Zakaat – Importance of Zakat in Islam
Zakaat is the Fourth Pillar of Islam. It is an annual payment made by Muslims. It is not a tax imposed by Islam, but a due fixed by Allah (S.W.T) so that the wealth of a person may be purified. Zakat becomes due on savings which have been kept for one full year.
Two and a half percent (2.5 %) of the total money is given to the poor and needy. For, example, if a person has £100.00 in savings which he has kept for a year, Zakat of £2.50 will be Farz on him. It is important to note that Zakat is paid by each person not each household.
Zakat is an act of worship. It is also a way of showing sympathy to those who are less fortunate. It is meant to take away from our hearts greed and the love of money. It is also to build the gap between the rich and the poor. It is a Hadith of the Prophet (S.A.W) reported by Hazrat Abu Huraira (R.A) that: “Every morning two angels come down from the Heaven. One says, “O Allah! Reward all those who give in Your cause,” while the other says, “O Allah! Uproot every miser who withholds”.
Charity is not just recommended by Islam, it is required of every financially stable Muslim. Giving charity to those who deserve it is part of Muslim character and one of the Five Pillars of Islamic practice. Zakat is viewed as “compulsory charity”; it is an obligation for those who have received their wealth from God to respond to those members of the community in need. Devoid of sentiments of universal love, some people know only to hoard wealth and to add to it by lending it out on interest. Islam’s teachings are the very antithesis of this attitude. Islam encourages the sharing of wealth with others and helps people to stand on their own and become productive members of the society.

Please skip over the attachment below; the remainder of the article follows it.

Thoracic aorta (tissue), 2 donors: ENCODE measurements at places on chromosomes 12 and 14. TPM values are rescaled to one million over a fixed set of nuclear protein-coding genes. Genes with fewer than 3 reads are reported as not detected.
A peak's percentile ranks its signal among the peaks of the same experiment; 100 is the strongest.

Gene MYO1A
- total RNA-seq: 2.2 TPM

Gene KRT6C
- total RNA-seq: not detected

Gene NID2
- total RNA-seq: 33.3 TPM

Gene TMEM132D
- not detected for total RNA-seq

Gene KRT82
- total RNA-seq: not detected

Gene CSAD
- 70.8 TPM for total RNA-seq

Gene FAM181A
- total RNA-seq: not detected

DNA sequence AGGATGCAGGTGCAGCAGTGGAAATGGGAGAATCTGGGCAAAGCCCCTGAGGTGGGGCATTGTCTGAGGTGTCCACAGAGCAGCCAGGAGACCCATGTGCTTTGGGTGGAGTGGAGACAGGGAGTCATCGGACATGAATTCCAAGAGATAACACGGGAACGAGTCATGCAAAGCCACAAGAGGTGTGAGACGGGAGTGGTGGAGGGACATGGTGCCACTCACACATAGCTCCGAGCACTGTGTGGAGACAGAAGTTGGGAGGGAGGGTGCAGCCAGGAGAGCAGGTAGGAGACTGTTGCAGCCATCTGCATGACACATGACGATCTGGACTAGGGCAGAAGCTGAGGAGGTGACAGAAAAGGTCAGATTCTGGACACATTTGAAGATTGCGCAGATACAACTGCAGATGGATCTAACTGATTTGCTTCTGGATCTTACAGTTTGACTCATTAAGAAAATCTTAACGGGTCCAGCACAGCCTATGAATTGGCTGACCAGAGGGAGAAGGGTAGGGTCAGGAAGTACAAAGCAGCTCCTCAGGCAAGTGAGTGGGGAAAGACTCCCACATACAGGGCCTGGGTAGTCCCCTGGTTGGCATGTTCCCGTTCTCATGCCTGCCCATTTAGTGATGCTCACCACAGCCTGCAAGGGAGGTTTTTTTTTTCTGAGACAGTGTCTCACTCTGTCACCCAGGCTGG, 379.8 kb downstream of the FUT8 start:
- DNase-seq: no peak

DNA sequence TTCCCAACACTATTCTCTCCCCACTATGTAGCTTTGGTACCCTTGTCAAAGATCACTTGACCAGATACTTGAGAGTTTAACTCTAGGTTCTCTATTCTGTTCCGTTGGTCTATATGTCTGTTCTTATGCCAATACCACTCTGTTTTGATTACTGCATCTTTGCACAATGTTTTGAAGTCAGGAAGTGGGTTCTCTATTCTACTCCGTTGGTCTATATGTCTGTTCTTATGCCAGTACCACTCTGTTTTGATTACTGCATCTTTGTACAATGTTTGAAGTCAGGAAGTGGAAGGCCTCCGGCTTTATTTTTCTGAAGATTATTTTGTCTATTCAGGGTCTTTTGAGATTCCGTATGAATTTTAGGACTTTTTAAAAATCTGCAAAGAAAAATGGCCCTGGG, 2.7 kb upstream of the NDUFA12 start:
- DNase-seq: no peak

In Arabic it is known as zakat which literally means “purification”, because zakat is considered to purify one’s heart of greed. Love of wealth is natural and it takes firm belief in God for a person to part with some of his wealth. Zakat must be paid on different categories of property — gold, silver, money; livestock; agricultural produce; and business commodities — and is payable each year after one year’s possession. It requires an annual contribution of 2.5 percent of an individual’s wealth and assets.
Like prayer, which is both an individual and communal responsibility, zakaat expresses a Muslim’s worship of and thanksgiving to God by supporting those in need. In Islam, the true owner of things is not man, but God. Acquisition of wealth for its own sake, or so that it may increase a man’s worth, is condemned. Mere acquisition of wealth counts for nothing in the sight of God. It does not give man any merit in this life or in the hereafter. Islam teaches that people should acquire wealth with the intention of spending it on their own needs and the needs of others.
“Man’, said the Prophet, ‘says: My wealth! My wealth!’ Have you not any wealth except that which you give as alms and thus preserve, wear and tatter, eat and use up?”
The whole concept of wealth is considered in Islam as a gift from God. God, who provided it to the person, made a portion of it for the poor, so the poor have a right over one’s wealth. Zakat reminds Muslims that everything they have belongs to God. People are given their wealth as a trust from God, and zakat is intended to free Muslims from the love of money. The money paid in zakaat is not something God needs or receives. He is above any type of dependency. God, in His boundless mercy, promises rewards for helping those in need with one basic condition that zakaat be paid in the name of God; one should not expect or demand any worldly gains from the beneficiaries nor aim at making one’s names as a philanthropist. The feelings of a beneficiary should not be hurt by making him feel inferior or reminding him of the assistance.
Money given as zakat can only be used for certain specific things. Islamic Law stipulates that alms are to be used to support the poor and the needy, to free slaves and debtors, as specifically mentioned in the Quran (9:60). Zakat, which developed fourteen hundred years ago, functions as a form of social security in a Muslim society.